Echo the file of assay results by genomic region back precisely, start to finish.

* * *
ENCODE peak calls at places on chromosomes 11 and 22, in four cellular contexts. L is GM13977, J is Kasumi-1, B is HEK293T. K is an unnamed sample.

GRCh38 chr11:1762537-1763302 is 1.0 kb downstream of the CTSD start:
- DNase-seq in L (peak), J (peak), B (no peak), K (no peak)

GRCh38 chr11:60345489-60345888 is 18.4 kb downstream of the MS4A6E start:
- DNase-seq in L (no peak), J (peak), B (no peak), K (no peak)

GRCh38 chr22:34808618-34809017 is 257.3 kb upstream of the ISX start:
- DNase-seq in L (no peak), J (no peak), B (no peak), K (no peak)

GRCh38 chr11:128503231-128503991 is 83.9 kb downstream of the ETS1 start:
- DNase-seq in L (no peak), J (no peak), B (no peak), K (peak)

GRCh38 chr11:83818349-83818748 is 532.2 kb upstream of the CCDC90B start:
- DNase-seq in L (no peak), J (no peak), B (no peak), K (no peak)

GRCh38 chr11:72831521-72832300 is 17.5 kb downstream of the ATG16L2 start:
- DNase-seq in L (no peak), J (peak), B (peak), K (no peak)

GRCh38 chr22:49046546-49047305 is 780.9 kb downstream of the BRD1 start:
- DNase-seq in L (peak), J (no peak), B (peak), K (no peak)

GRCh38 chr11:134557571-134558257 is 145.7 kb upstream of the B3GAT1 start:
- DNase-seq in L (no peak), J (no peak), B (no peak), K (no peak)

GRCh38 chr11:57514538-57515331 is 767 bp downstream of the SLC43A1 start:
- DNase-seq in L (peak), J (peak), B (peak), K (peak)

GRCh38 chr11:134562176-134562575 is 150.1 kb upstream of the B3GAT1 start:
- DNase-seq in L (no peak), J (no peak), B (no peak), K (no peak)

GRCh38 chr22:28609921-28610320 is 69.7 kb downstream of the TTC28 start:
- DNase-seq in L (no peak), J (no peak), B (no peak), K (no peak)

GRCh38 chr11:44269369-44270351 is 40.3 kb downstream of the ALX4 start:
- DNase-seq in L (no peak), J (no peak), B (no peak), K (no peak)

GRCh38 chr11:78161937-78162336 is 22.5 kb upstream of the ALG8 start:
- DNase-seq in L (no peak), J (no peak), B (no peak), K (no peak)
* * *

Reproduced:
ENCODE peak calls at places on chromosomes 11 and 22, in four cellular contexts. L is GM13977, J is Kasumi-1, B is HEK293T. K is an unnamed sample.

GRCh38 chr11:1762537-1763302 is 1.0 kb downstream of the CTSD start:
- DNase-seq in L (peak), J (peak), B (no peak), K (no peak)

GRCh38 chr11:60345489-60345888 is 18.4 kb downstream of the MS4A6E start:
- DNase-seq in L (no peak), J (peak), B (no peak), K (no peak)

GRCh38 chr22:34808618-34809017 is 257.3 kb upstream of the ISX start:
- DNase-seq in L (no peak), J (no peak), B (no peak), K (no peak)

GRCh38 chr11:128503231-128503991 is 83.9 kb downstream of the ETS1 start:
- DNase-seq in L (no peak), J (no peak), B (no peak), K (peak)

GRCh38 chr11:83818349-83818748 is 532.2 kb upstream of the CCDC90B start:
- DNase-seq in L (no peak), J (no peak), B (no peak), K (no peak)

GRCh38 chr11:72831521-72832300 is 17.5 kb downstream of the ATG16L2 start:
- DNase-seq in L (no peak), J (peak), B (peak), K (no peak)

GRCh38 chr22:49046546-49047305 is 780.9 kb downstream of the BRD1 start:
- DNase-seq in L (peak), J (no peak), B (peak), K (no peak)

GRCh38 chr11:134557571-134558257 is 145.7 kb upstream of the B3GAT1 start:
- DNase-seq in L (no peak), J (no peak), B (no peak), K (no peak)

GRCh38 chr11:57514538-57515331 is 767 bp downstream of the SLC43A1 start:
- DNase-seq in L (peak), J (peak), B (peak), K (peak)

GRCh38 chr11:134562176-134562575 is 150.1 kb upstream of the B3GAT1 start:
- DNase-seq in L (no peak), J (no peak), B (no peak), K (no peak)

GRCh38 chr22:28609921-28610320 is 69.7 kb downstream of the TTC28 start:
- DNase-seq in L (no peak), J (no peak), B (no peak), K (no peak)

GRCh38 chr11:44269369-44270351 is 40.3 kb downstream of the ALX4 start:
- DNase-seq in L (no peak), J (no peak), B (no peak), K (no peak)

GRCh38 chr11:78161937-78162336 is 22.5 kb upstream of the ALG8 start:
- DNase-seq in L (no peak), J (no peak), B (no peak), K (no peak)